Ze sing ees I love ze sound of my voice. It resonates through ze room, bounces off walls and pierce ze heart of all who listen. In France we don't go see a play, we go hear a play. So ze voice is the seducer that wraps ze audience up and makes it fall in love. Everysing is sex. Everysing. When it comes down to eet, ze passion for life, ze willingness to listen, ze understanding of ze ages, it all comes from ze groin. It is not so much ze fuck, it is ze build to ze fuck. Zat is ze question. Not to be or not to be, but to love or not to love. Ze sing we all ask, ze sing we all dream about. Ze voice reflects both ze need and ze cure. Ze liquid gold ze prayers ze promise ze sex. I cry love, I proclaim it. My voice is my sex and it is the truth and it is beauty and paradise and it is irresistible.

 

2) Ellen Terry, an English actress of strength and power inspired extravagant feeling in her audiences. George Bernard Shaw gallantly declared: "every famous man of the 19th century- provided he were a playgoer- has been in love with Ellen Terry.' Adored by both the public and her colleagues alike Terry was a woman of great charm and generosity who also possessed a fiercely independent spirit allied to a resolute capacity for hard work.  Ellen was born in 1847 in Coventry,'Shakespeare's own county' as she happily recalled in her 1908 memoirs. Her parents were successful strolling players who expected their children to follow in their footsteps and indeed Terry's earliest memories revolved around the theatre. In her mid teens Ellen had her first encounter with Edward Godwin introduced Ellen to a new, aesthetic world.

 

In 1868 Ellen ran away with Goodwin, living in sin. Her first child Edith was born in 1869; a son Teddy (Teddy grew up to be E. Gordon Craig a famous designer and the romantic partner of Isadora Duncan) followed in 1872.  It was in 1878 that Ellen received a calling card that would change her life. Henry Irving (a leading actor of his day and the model for Bram Stroker's Dracula), after many years of struggle, had taken over the Lyceum theatre and invited her to join as his leading lady. Over the next 24 years theirs was to become one of theatre's most celebrated partnerships. With Irving Ellen scored many triumphs. A young Oscar Wilde saw her Portia and composed a sonnet in her honour. Ellen enjoyed a stellar career for over 50 years, forged an unconventional and independent identity and brought her children up as a single mother. To Ellen, home and theatre, legacy and destiny were one. Feminists have taken her up as an ideal, and when I attended the Royal Academy of Dramatic Art her picture was on the wall of legendary artistic ancestors.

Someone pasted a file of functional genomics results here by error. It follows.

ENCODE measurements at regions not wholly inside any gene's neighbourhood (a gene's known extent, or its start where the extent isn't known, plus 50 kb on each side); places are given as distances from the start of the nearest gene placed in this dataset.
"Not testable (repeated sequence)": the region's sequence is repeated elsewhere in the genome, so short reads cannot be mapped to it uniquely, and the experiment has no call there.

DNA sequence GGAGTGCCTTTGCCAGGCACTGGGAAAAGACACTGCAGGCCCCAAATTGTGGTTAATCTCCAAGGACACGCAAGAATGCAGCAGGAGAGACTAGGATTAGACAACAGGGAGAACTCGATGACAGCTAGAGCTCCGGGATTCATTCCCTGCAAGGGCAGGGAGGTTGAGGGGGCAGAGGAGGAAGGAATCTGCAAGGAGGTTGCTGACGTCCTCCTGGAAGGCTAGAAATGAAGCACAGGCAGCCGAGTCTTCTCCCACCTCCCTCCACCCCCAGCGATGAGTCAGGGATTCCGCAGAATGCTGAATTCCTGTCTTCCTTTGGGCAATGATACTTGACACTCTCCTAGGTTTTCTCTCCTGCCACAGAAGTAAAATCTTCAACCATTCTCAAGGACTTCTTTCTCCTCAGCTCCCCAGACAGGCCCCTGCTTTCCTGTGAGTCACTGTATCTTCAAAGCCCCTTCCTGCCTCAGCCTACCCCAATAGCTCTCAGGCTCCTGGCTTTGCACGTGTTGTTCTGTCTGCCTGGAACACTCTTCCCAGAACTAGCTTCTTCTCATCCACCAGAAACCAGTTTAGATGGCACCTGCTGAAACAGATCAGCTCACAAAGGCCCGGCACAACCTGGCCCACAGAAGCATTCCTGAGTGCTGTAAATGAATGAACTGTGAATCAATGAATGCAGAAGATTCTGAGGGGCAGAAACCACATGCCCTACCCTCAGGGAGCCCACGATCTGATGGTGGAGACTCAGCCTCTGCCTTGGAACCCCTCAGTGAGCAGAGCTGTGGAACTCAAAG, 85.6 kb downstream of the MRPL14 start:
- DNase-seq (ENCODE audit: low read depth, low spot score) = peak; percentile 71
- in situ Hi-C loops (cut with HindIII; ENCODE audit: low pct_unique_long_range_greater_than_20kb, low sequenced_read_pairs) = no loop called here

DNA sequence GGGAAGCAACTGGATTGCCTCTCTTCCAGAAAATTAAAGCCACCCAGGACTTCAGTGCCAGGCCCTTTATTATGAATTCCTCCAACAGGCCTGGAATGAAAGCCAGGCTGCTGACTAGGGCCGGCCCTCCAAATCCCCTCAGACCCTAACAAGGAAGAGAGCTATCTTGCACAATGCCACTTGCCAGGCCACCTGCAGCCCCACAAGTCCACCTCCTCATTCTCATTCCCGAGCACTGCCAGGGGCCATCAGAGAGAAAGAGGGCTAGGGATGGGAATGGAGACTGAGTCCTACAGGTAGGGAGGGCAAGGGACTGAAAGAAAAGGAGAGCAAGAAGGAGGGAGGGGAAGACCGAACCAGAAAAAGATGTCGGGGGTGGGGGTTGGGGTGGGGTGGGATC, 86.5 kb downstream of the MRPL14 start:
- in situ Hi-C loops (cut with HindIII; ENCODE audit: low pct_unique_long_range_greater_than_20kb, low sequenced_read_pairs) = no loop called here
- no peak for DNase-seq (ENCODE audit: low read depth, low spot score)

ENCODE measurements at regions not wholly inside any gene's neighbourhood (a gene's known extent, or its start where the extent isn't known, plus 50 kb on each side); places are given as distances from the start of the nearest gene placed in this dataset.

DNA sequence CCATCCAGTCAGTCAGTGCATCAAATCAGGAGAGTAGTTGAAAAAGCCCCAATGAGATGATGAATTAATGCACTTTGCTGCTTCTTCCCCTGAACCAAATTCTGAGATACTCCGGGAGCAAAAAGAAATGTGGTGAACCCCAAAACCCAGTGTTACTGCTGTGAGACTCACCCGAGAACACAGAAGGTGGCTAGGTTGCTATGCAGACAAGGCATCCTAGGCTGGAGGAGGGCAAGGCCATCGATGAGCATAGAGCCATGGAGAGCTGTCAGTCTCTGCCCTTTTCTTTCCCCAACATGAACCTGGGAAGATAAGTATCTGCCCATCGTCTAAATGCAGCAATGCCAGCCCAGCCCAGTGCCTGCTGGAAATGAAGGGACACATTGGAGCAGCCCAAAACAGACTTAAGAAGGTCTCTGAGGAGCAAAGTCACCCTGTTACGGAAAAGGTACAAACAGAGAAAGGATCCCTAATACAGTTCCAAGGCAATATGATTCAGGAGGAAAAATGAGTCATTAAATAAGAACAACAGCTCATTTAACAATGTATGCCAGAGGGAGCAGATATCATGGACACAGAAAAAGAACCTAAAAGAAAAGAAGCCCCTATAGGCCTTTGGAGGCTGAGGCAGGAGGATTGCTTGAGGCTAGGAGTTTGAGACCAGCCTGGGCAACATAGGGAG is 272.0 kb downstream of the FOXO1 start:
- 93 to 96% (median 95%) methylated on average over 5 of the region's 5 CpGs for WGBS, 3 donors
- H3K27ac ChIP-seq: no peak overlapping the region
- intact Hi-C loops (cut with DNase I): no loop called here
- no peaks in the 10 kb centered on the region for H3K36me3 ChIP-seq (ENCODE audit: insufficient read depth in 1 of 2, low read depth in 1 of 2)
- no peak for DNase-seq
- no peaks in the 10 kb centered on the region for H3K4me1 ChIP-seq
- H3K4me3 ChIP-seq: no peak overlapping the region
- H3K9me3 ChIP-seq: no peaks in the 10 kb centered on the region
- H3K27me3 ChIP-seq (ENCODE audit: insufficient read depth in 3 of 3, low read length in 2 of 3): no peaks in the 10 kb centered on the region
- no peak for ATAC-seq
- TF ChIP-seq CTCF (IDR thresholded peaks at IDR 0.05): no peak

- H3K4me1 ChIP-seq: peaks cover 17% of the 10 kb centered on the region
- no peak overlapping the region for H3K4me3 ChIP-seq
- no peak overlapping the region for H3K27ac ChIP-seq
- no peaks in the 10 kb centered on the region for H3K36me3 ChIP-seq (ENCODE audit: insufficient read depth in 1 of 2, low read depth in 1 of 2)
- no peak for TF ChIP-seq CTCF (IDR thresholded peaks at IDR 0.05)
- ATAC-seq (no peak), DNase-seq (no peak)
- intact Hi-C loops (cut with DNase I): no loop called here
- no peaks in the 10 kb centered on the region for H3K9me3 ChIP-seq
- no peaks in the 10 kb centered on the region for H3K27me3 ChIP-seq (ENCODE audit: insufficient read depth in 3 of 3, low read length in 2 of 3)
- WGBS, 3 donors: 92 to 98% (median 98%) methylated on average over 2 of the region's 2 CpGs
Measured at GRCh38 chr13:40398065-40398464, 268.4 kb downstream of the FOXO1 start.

ELLEN

(from EXIT, PERSUED BY A BEAR)

The words are everything. Each vowel opens the channel to my soul, each consonant clips the sound into being and like an arrow shooting straight from its quiver lands where it belongs. Last evening I received a letter with gilt edges in a perfumed violet envelope. A prominent lady, just recently in the front row of the theatre accused my oratory of blasphemous undertones. I am not sure what she meant. I had been speaking Shakespeare. I think she was referring to the gossip surrounding my life, not the brilliant innocence of the vowels and consonants themselves. In the passed her note would have reduced me to quivers. But I am not afraid of life anymore. Not hunger, not bad reviews, not loneliness. I have been so wholeheartedly disregarded by the proper ladies I once sought as friends, that it makes no sense any longer to dread any popular opinion. I've been shunned at teas, ignored at operas, disinvited to the hunts. The need to please them has long since faded. A few women - Duse, Bernhardt, Duncan can understand the eccentricity that brands our skin, distancing us from other mothers, other brides. The men in my life- Irving, Wilde, they can sometimes hear the rhythms of my heart but rarely wonder at the workings of my mind. A woman's ideas are not valued the same way a man's words are weighed and bronzed and followed. I follow the philosophy of truth and the song of freedom. It is not a song for everyone. I am often looking out at the night lights of London alone. But alone is fine. I have my breath, my heartbeat and the blessed, blessed words.